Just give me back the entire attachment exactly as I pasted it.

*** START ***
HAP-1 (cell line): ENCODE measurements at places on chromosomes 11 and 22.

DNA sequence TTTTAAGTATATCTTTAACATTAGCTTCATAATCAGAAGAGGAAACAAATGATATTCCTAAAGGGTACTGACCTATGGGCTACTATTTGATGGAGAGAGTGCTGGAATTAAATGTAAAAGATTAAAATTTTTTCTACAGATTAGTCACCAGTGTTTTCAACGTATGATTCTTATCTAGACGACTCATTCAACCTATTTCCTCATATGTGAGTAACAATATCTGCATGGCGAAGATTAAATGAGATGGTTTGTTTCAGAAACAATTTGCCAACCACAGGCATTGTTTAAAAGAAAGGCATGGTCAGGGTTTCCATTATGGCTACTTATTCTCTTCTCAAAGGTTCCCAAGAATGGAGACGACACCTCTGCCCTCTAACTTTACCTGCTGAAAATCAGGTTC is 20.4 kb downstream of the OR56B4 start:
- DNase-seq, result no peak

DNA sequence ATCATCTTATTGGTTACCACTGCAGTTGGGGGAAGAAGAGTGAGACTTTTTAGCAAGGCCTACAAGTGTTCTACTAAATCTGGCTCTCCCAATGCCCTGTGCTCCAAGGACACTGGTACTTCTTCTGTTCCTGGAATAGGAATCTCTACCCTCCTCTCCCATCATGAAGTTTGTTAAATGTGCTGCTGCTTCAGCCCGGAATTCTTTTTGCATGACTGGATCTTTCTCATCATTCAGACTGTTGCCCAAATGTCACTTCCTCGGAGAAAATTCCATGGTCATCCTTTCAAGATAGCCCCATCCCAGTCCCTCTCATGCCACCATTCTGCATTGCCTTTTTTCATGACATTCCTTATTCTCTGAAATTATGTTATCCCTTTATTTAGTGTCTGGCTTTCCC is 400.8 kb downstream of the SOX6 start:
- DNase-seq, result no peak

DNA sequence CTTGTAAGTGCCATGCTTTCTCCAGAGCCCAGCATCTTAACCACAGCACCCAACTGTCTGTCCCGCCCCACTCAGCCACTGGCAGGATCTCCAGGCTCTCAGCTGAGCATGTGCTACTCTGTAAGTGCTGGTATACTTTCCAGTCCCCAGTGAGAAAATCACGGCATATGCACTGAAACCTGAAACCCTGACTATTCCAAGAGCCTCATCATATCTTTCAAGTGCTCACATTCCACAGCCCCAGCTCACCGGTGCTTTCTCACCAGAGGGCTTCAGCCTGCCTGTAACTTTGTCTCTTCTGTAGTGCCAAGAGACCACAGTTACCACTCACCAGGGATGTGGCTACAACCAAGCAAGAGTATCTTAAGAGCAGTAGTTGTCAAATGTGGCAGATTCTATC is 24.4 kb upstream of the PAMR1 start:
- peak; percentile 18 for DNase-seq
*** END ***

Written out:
HAP-1 (cell line): ENCODE measurements at places on chromosomes 11 and 22.

DNA sequence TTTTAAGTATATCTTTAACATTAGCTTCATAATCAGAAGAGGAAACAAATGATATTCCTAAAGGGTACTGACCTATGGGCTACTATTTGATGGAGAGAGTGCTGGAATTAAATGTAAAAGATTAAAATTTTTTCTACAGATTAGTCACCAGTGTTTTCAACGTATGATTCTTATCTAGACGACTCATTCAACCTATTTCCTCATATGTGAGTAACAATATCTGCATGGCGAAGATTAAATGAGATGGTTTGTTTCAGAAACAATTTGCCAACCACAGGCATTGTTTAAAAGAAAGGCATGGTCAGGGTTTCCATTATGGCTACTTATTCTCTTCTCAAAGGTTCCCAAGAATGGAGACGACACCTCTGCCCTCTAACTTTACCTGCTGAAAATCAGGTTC is 20.4 kb downstream of the OR56B4 start:
- DNase-seq, result no peak

DNA sequence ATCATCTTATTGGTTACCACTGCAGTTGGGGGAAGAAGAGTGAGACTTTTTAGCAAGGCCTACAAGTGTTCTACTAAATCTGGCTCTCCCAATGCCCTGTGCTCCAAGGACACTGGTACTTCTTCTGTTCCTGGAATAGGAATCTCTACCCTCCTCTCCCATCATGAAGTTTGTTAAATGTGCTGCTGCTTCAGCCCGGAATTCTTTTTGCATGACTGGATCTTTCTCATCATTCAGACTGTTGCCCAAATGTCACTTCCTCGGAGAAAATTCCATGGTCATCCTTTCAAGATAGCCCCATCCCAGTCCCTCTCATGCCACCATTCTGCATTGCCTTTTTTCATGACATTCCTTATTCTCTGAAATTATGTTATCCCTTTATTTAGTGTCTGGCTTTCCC is 400.8 kb downstream of the SOX6 start:
- DNase-seq, result no peak

DNA sequence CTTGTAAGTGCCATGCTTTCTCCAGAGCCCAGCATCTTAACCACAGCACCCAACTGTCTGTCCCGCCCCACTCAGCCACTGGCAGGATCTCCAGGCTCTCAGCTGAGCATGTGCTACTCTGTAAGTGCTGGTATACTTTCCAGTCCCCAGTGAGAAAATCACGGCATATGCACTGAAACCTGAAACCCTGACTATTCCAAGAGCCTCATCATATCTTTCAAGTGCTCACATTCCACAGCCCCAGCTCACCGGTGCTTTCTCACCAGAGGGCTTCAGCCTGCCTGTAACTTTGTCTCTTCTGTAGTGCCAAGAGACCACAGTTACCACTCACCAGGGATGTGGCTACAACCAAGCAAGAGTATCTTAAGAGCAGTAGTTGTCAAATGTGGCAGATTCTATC is 24.4 kb upstream of the PAMR1 start:
- peak; percentile 18 for DNase-seq